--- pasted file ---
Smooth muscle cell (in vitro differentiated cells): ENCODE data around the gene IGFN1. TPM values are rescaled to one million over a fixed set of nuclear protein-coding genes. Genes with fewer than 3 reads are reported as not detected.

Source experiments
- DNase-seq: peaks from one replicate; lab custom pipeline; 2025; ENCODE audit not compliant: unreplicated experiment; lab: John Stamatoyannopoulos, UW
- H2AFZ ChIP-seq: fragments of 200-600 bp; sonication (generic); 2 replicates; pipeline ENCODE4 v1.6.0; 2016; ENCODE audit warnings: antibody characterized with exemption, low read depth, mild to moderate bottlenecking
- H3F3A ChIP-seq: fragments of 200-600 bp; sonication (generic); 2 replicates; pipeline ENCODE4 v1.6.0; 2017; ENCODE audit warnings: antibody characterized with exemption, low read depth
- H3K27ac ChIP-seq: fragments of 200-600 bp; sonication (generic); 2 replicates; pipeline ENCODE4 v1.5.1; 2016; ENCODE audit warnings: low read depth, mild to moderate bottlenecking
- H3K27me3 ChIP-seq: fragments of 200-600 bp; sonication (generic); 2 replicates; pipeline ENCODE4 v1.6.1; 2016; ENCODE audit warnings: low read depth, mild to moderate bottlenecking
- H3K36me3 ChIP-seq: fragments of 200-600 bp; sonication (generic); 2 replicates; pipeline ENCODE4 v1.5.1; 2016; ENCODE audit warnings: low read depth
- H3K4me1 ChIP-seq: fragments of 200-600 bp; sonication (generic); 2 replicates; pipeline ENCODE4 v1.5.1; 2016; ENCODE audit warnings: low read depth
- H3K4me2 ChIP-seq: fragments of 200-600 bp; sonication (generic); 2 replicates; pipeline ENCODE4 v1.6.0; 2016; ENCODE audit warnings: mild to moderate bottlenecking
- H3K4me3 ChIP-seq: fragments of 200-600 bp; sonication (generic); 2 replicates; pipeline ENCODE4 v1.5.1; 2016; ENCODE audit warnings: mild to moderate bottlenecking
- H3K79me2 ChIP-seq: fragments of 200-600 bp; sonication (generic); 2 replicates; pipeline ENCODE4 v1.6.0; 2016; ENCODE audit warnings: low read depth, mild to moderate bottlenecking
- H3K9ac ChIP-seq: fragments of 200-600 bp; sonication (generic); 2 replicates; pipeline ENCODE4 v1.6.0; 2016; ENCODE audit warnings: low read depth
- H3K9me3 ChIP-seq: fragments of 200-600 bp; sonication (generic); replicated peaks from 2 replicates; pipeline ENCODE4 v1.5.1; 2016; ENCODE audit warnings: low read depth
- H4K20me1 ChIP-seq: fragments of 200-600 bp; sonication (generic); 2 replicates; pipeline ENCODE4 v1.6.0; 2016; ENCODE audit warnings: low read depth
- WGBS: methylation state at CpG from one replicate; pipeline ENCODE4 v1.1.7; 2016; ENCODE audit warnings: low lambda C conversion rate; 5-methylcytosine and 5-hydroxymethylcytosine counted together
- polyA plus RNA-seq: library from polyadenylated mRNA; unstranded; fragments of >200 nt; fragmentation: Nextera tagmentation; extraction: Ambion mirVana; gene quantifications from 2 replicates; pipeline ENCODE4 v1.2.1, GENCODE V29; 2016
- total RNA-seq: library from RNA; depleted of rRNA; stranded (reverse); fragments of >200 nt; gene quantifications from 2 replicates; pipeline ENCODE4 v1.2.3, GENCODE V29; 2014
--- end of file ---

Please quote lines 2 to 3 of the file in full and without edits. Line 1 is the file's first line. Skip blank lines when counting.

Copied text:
Source experiments
- DNase-seq: peaks from one replicate; lab custom pipeline; 2025; ENCODE audit not compliant: unreplicated experiment; lab: John Stamatoyannopoulos, UW